Buck & Honey’s, with restaurants in Sun Prairie and Monona, is opening a place in Waunakee on Tuesday.
“Trying to open up in the middle of a pandemic — why not, right?” said owner Tom Anderson.
Anderson said while he’s anxious about the business climate during COVID-19, he’s excited to “be able to offer folks something new and exciting.”
The restaurant, at 1370 Water Wheel Drive, in the former Boston’s Pizza Restaurant & Sports Bar, will offer limited dine-in, carryout and curbside pickup.
Anderson said his goal is to “provide an option for every comfort level given recent COVID-19 restrictions.”
At a time when many restaurants are having to close and lay off staff, Anderson said his new location gives him the opportunity to keep all of his employees by moving some of them to the Waunakee location.
With sales down, Anderson has cut back his hours. Buck & Honey’s restaurants are operating under the county’s mandated 25% capacity restrictions and open for dinner every day, beginning at 4 p.m., with lunch served on Fridays, Saturdays and Sundays.
“We’re trying to manage this as best we can in this pandemic and keep everybody safe,” Anderson said. “But the business has really been hit hard, especially in the last month. So for us to make the decision to close for lunches is what’s allowing us to really get this open for our staff.”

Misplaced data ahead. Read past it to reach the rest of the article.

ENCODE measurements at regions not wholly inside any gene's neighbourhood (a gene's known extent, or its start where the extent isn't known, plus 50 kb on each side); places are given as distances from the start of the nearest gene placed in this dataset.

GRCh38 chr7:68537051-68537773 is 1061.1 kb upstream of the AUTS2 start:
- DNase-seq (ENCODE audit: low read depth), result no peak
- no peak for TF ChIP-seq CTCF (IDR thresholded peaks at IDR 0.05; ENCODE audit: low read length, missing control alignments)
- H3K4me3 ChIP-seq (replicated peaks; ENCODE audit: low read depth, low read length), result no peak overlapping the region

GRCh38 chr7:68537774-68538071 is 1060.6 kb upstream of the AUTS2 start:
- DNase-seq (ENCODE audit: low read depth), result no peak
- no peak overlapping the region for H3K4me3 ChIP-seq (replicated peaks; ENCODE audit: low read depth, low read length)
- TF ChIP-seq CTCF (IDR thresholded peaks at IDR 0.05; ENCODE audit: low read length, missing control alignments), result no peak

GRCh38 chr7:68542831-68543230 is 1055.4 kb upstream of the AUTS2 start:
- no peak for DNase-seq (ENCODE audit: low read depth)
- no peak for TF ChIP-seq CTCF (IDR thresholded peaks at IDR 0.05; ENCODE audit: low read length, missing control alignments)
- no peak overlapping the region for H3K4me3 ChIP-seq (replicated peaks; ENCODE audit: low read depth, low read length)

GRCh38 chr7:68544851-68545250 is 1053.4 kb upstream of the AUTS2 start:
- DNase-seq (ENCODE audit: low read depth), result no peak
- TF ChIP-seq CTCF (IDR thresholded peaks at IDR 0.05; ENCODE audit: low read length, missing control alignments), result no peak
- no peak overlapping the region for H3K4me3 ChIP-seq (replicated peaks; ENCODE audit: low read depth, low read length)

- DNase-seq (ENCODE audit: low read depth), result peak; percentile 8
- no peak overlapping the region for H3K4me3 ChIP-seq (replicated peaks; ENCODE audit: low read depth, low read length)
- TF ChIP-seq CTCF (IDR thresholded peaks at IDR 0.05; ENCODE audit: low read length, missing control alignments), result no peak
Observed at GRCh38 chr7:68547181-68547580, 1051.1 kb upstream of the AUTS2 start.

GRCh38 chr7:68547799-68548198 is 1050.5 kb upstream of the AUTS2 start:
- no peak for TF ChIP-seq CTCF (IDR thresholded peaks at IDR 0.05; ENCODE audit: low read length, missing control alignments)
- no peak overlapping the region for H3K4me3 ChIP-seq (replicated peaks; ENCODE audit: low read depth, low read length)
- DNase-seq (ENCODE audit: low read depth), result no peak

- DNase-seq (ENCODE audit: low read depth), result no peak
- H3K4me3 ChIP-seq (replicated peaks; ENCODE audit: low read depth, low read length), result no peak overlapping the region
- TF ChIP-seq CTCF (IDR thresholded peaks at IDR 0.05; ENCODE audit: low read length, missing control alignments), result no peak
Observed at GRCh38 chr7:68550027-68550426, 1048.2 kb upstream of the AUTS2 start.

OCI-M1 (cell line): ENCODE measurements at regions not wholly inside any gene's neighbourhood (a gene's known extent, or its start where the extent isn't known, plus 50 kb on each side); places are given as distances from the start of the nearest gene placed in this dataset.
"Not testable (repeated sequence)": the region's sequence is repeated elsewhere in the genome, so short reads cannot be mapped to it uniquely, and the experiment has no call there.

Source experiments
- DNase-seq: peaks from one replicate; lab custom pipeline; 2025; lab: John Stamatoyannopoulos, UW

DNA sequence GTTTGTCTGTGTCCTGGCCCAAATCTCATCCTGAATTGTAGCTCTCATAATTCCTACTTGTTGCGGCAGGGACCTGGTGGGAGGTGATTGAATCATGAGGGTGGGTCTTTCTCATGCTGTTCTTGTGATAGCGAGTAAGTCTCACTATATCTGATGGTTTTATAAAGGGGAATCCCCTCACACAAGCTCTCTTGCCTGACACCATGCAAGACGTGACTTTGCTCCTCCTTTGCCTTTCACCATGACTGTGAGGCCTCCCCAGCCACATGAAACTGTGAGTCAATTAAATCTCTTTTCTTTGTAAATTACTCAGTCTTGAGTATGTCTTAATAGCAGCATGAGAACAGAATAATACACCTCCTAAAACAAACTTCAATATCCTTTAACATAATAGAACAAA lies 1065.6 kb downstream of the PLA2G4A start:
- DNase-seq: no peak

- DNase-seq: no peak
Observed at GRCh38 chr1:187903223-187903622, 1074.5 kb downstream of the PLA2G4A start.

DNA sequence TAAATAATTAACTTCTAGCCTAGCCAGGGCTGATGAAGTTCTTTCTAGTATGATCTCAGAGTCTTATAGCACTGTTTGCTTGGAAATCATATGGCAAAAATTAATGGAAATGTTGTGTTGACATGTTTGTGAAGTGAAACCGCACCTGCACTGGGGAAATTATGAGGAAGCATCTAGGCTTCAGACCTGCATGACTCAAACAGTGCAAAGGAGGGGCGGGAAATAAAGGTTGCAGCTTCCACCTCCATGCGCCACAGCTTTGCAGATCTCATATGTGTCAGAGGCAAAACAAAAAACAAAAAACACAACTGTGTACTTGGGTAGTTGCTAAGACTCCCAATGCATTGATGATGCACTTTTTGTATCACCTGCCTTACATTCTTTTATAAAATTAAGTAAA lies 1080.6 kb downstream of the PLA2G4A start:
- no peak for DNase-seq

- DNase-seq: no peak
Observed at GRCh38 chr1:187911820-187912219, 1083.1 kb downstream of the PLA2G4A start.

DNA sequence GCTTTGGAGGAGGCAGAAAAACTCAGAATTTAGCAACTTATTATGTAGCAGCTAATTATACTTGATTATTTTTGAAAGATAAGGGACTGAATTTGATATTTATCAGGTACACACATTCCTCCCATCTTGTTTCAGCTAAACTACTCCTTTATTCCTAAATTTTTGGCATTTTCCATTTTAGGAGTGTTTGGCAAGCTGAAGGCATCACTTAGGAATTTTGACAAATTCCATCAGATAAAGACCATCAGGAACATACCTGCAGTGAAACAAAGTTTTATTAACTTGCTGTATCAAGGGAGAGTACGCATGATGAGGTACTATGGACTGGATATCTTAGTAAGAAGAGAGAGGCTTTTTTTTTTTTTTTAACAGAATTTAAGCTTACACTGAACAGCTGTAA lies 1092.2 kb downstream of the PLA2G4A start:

Anderson said what keeps him up at night is taking care of his employees. “Service industry workers are more impacted than people could ever know right now. And shifts are hard to find,” he said. “So by opening (Waunakee), it’s going to give them more shifts and really help them get through this winter.”
He said he plans to hire 10 to 15 new people, without having to lay any of his current staff off this winter. “This opening is a godsend for our team,” he said.
Anderson opened his first Buck & Honey’s in Sun Prairie in 2010, with Monona coming in July 2019. He said his goal is to straddle family casual and fine dining.
The new building is gorgeous, Anderson said, “and we’re doing a lot of fun things to it.” He hired artist Ken Talaga, who lives near Janesville, to install an inverted tree with its roots going into some open trusses, or rafters, in the 25-foot-high ceiling. He plans to fan out 400 small fiber optic lights and 350 sheet crystals so it looks like a “massive chandelier that’s suspended from the ceiling.”
Anderson said he got the idea when he saw a California vineyard do something similar with a grape vine.
In Monona, Anderson installed an eye-catching back bar with birch trees lit up behind glass. That idea came from something he said he saw at the MGM Aria Resort and Casino in Las Vegas.
Anderson said he’s also worked the farming history of Waunakee into the restaurant’s atmosphere by finding historical photos to hang on the walls. His other restaurants have décor tied to their locations.
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